A Norwegian task force looking at ways to minimize the environmental impact of keeping roads clear of snow & ice during the winter has positive news for the salt industry and environmental campaigners alike – gritting’s environmental impact is very small.
The Norwegian Public Roads Administration (NPRA) is the governmental body responsible for the operation of Norway’s road network. As part of its objectives to develop an eco-friendly transport system it is looking at ways to minimize the environmental damage of its road gritting activities.
To that end, a recent research programme called “Salt SMART” examined the ways roads could be kept open and traffic safety maintained even during the harshest winter months without damaging the environment. They began their investigation with a literature review, as well as conducting new studies, to establish the damage that can be caused by salt to surface water, ground water and surrounding vegetation.
Their findings were extremely positive. Although they concluded gritting may result in changes to plankton populations, current road salting practices have not caused changes to the riverbed fauna and fish seemed unaffected. They also found no clear evidence that the grass and small roadside plants were affected by salt or additives in the salt. In addition they concluded the negligible damage caused by salting could be reduced by watering plants in the spring.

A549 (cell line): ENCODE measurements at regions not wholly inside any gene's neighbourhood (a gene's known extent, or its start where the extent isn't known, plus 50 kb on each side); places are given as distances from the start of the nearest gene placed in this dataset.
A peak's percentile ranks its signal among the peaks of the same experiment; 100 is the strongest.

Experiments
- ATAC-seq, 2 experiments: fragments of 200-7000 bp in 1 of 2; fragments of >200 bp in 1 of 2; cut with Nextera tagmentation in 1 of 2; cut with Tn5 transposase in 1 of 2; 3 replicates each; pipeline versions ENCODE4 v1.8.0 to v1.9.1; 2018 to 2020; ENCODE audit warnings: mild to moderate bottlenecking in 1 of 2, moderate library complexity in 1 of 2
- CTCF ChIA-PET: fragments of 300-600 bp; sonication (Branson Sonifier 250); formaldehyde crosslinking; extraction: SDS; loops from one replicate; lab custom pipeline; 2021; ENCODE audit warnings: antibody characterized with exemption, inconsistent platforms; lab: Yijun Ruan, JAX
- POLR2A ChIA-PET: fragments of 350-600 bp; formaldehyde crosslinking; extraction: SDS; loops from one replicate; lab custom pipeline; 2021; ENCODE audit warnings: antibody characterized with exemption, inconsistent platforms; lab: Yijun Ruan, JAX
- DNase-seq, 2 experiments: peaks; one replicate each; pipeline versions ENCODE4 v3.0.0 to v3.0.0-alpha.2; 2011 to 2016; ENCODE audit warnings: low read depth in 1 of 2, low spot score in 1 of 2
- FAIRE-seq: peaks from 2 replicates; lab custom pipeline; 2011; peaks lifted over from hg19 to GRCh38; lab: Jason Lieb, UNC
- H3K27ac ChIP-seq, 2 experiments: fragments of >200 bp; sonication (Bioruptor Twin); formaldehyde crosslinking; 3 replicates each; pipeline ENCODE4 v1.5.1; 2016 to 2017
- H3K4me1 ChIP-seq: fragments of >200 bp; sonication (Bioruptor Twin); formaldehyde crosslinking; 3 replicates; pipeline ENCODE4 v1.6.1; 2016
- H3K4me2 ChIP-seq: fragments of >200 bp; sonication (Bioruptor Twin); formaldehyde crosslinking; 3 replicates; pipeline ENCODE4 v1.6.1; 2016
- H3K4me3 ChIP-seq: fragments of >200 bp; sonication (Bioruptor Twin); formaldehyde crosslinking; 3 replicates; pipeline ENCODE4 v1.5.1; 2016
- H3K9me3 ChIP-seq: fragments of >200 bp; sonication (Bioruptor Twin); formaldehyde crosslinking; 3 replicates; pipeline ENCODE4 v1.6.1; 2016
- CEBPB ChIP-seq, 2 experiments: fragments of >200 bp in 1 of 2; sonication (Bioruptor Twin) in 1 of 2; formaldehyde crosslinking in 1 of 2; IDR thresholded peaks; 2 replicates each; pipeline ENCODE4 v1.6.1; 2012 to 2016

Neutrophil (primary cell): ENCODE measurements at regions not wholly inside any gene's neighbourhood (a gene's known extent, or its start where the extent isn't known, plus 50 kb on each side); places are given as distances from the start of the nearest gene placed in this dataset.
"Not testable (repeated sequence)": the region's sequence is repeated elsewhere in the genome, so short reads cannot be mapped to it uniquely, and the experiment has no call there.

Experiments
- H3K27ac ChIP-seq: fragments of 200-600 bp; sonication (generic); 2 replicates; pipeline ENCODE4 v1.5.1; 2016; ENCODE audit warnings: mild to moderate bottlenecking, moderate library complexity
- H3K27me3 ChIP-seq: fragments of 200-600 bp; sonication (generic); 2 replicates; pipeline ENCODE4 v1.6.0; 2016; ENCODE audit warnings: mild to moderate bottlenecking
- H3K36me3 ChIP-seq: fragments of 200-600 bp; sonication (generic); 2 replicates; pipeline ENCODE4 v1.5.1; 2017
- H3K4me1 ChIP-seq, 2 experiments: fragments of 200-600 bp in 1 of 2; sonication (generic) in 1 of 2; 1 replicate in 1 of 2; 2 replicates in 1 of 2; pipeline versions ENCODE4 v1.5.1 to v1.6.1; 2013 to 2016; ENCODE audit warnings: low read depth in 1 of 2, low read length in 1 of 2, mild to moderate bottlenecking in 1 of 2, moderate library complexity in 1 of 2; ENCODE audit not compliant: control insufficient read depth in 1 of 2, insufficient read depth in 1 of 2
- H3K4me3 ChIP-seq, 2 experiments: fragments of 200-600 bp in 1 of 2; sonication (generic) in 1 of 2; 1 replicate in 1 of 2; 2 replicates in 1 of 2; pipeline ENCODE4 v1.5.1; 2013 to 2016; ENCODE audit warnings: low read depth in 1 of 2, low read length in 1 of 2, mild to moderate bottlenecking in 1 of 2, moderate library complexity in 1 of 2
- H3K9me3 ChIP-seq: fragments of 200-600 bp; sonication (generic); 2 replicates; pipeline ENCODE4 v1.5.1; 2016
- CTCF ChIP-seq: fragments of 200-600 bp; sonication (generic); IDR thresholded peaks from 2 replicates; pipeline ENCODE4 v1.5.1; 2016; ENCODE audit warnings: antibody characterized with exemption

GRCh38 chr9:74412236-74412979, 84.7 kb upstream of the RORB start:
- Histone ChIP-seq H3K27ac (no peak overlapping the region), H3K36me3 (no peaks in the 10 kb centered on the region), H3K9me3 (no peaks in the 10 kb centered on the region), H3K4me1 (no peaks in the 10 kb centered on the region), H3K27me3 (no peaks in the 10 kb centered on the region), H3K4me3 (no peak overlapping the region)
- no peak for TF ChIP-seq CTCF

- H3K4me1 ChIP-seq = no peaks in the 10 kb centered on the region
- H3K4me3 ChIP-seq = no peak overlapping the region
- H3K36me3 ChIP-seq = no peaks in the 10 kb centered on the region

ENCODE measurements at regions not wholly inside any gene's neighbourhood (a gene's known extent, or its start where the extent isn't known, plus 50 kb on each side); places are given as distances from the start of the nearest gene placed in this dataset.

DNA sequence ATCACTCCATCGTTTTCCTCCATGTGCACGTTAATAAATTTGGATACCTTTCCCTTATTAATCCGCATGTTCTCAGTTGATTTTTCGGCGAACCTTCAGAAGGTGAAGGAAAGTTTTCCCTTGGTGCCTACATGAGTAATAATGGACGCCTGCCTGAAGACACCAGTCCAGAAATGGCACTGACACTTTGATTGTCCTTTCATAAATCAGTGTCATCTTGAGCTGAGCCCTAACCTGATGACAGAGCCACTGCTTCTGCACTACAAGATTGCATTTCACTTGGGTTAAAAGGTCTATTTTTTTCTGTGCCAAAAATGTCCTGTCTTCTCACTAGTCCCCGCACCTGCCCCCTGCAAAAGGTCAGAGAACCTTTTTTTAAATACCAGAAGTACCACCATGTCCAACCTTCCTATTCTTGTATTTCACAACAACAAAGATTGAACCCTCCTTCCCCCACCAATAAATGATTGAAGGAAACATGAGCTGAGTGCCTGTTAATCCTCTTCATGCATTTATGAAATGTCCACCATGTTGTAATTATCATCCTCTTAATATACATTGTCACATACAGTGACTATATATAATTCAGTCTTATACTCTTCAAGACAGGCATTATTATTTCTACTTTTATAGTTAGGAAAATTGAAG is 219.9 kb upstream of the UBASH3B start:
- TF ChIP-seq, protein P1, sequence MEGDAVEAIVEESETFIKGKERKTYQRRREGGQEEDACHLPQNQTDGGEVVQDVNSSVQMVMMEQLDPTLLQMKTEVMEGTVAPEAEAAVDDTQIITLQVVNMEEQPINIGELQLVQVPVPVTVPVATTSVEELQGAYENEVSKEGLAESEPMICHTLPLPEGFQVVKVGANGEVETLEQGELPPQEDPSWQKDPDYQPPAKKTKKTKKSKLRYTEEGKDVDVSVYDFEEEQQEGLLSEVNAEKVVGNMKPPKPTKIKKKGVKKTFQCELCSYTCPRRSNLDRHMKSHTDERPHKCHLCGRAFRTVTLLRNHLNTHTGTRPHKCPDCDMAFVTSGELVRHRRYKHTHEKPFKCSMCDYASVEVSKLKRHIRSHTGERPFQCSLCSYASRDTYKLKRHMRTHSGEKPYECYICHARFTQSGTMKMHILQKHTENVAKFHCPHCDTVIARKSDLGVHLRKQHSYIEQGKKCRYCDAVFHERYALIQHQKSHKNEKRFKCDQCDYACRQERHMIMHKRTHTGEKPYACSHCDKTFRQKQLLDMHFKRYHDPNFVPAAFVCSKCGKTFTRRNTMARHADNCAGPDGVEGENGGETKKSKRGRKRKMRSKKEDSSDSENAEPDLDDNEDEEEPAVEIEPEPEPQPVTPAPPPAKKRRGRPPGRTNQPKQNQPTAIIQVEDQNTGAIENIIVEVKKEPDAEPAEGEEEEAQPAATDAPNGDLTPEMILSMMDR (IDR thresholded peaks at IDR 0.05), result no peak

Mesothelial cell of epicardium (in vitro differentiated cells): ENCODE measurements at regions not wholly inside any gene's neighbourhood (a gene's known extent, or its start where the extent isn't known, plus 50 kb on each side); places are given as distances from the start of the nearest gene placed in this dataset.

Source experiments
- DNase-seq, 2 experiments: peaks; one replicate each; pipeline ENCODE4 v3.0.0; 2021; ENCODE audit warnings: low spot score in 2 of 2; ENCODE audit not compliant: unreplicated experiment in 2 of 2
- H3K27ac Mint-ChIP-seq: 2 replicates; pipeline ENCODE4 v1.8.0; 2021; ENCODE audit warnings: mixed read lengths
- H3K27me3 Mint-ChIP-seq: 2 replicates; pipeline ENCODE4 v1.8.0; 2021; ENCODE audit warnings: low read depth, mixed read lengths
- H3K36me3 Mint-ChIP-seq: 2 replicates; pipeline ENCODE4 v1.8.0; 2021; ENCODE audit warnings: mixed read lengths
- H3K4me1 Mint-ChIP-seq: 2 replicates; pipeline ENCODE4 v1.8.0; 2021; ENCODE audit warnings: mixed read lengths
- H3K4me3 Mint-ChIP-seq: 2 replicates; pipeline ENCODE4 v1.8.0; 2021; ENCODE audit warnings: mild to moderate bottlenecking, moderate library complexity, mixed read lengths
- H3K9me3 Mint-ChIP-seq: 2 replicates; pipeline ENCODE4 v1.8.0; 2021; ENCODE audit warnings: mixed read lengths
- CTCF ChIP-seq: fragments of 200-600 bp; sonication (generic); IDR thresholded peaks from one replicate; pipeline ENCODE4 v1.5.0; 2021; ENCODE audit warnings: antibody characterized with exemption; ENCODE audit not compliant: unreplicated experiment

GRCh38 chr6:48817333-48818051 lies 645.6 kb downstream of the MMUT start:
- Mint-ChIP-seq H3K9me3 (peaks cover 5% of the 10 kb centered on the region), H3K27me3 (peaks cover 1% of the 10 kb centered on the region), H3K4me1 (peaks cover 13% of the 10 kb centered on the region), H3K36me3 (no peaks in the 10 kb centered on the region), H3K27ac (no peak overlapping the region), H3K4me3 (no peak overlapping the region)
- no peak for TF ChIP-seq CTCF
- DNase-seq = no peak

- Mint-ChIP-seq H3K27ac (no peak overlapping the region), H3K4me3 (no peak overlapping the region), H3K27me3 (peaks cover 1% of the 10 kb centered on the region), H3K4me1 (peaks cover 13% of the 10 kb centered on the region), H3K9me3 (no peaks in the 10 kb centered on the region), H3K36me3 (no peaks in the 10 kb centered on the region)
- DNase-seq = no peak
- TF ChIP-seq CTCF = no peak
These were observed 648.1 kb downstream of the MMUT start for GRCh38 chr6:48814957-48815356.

Finally, in an attempt to further their knowledge of the performance of salt and the characteristics of salt additives, the NPRA team conducted a further literature review. Based on the latest research on their respective environmental impact and effect on the roads, NPRA found no reason to recommend the use of salt additives or chemical alternative to salt.
So while they continue to look at ways to further improve efficiencies, the results of Salt SMART are good new for the industry and better news for the environment.